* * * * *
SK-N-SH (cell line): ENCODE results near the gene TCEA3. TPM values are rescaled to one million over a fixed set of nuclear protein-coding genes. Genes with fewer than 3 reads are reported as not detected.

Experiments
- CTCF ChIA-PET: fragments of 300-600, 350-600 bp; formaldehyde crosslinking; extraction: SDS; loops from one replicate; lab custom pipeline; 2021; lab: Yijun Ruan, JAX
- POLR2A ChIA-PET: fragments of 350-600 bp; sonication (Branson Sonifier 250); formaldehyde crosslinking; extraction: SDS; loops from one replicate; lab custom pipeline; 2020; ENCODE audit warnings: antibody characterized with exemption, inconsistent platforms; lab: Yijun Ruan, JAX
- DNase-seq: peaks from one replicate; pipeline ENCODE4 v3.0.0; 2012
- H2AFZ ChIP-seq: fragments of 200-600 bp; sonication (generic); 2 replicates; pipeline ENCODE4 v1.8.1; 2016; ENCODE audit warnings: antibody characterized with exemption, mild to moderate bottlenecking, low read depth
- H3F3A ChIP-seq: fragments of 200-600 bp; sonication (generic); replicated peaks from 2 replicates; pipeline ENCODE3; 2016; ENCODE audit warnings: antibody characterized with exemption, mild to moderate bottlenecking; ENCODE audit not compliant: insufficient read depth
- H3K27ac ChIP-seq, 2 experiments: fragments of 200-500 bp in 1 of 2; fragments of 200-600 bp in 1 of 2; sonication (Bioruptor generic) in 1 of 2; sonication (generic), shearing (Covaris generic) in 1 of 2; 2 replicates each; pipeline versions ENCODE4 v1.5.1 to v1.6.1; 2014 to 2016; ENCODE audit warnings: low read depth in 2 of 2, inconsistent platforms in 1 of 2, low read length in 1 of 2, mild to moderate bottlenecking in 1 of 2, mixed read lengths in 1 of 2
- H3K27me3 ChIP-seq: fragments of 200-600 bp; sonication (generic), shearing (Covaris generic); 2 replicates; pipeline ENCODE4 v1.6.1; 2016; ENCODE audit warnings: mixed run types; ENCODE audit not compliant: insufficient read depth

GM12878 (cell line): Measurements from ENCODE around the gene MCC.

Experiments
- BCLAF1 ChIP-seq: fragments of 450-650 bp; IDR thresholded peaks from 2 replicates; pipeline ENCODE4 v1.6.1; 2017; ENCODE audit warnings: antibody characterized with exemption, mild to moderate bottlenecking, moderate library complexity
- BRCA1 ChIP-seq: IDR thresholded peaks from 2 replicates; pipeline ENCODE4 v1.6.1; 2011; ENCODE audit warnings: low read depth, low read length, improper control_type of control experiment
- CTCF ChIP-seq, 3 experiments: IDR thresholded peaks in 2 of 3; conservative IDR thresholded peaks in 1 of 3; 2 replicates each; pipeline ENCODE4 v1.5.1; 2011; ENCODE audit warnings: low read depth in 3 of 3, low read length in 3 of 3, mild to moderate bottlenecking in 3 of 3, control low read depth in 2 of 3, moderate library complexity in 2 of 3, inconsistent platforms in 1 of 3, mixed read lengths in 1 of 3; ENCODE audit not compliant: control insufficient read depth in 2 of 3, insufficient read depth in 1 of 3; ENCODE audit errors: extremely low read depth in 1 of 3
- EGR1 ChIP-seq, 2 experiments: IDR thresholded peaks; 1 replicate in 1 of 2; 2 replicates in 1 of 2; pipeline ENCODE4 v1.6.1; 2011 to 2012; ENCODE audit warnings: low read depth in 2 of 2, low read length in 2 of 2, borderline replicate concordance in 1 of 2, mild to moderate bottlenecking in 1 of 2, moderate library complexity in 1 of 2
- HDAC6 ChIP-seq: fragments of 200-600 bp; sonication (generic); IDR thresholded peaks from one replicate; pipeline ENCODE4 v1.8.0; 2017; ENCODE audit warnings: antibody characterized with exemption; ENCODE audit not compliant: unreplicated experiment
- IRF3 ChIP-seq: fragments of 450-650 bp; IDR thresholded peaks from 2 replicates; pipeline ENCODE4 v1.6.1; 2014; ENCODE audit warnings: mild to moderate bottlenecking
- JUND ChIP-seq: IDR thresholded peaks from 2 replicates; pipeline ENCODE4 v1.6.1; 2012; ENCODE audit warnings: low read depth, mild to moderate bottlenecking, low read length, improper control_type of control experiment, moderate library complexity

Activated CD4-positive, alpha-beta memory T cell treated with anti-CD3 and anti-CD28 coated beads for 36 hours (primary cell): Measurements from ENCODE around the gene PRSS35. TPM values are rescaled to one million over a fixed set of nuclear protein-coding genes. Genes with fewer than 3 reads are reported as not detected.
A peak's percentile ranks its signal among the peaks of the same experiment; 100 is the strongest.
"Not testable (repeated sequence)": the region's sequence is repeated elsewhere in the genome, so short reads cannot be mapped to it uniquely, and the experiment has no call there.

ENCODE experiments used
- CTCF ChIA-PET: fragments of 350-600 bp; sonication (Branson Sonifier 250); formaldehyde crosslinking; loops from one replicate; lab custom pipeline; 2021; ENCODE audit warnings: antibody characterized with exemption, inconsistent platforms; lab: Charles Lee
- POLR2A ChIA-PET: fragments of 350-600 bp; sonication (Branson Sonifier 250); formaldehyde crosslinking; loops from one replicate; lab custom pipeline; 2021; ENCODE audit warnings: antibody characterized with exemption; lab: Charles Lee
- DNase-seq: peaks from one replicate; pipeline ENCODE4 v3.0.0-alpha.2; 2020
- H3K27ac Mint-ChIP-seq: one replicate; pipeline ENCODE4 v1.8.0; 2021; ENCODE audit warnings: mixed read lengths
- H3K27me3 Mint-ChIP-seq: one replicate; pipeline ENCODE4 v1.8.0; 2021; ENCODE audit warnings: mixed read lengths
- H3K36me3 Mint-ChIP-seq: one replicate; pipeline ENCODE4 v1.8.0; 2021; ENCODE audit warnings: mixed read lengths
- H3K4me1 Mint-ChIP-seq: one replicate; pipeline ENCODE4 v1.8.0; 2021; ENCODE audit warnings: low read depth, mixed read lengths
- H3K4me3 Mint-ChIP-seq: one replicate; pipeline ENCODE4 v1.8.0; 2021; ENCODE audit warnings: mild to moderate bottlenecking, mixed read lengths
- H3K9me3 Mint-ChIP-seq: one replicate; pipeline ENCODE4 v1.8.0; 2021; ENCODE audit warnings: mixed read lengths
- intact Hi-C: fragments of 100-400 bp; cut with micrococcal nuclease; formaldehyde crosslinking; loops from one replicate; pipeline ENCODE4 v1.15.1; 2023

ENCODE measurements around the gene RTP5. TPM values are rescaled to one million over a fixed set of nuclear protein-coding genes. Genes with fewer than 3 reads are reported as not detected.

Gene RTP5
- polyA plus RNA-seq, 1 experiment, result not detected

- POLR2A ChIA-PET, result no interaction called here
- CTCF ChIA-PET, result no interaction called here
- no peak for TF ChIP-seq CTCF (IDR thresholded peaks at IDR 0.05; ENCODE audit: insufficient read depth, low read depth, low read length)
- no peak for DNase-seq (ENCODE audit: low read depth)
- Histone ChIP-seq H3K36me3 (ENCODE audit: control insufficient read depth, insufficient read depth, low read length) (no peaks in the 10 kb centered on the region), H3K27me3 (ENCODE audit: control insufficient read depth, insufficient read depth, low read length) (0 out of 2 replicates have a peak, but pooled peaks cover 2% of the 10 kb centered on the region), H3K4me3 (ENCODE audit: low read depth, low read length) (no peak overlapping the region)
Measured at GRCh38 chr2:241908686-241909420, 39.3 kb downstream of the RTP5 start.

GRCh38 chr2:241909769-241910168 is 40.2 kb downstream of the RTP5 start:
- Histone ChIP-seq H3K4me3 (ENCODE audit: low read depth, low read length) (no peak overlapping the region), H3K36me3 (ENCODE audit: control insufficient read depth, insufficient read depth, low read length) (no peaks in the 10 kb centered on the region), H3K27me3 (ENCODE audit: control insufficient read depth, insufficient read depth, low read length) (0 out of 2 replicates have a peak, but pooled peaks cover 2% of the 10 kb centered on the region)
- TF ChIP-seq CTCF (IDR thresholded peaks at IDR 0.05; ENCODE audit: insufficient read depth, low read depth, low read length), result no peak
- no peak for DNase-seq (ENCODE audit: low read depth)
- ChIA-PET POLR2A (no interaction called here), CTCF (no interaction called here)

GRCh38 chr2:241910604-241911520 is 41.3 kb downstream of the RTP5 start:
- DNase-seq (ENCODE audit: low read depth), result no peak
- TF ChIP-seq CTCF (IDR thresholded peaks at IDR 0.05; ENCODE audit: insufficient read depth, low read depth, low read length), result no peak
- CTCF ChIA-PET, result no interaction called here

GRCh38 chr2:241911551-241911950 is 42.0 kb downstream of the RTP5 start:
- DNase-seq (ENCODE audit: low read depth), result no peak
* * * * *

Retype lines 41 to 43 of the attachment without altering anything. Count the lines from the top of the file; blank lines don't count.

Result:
Measured at GRCh38 chr2:241908686-241909420, 39.3 kb downstream of the RTP5 start.

GRCh38 chr2:241909769-241910168 is 40.2 kb downstream of the RTP5 start:
- Histone ChIP-seq H3K4me3 (ENCODE audit: low read depth, low read length) (no peak overlapping the region), H3K36me3 (ENCODE audit: control insufficient read depth, insufficient read depth, low read length) (no peaks in the 10 kb centered on the region), H3K27me3 (ENCODE audit: control insufficient read depth, insufficient read depth, low read length) (0 out of 2 replicates have a peak, but pooled peaks cover 2% of the 10 kb centered on the region)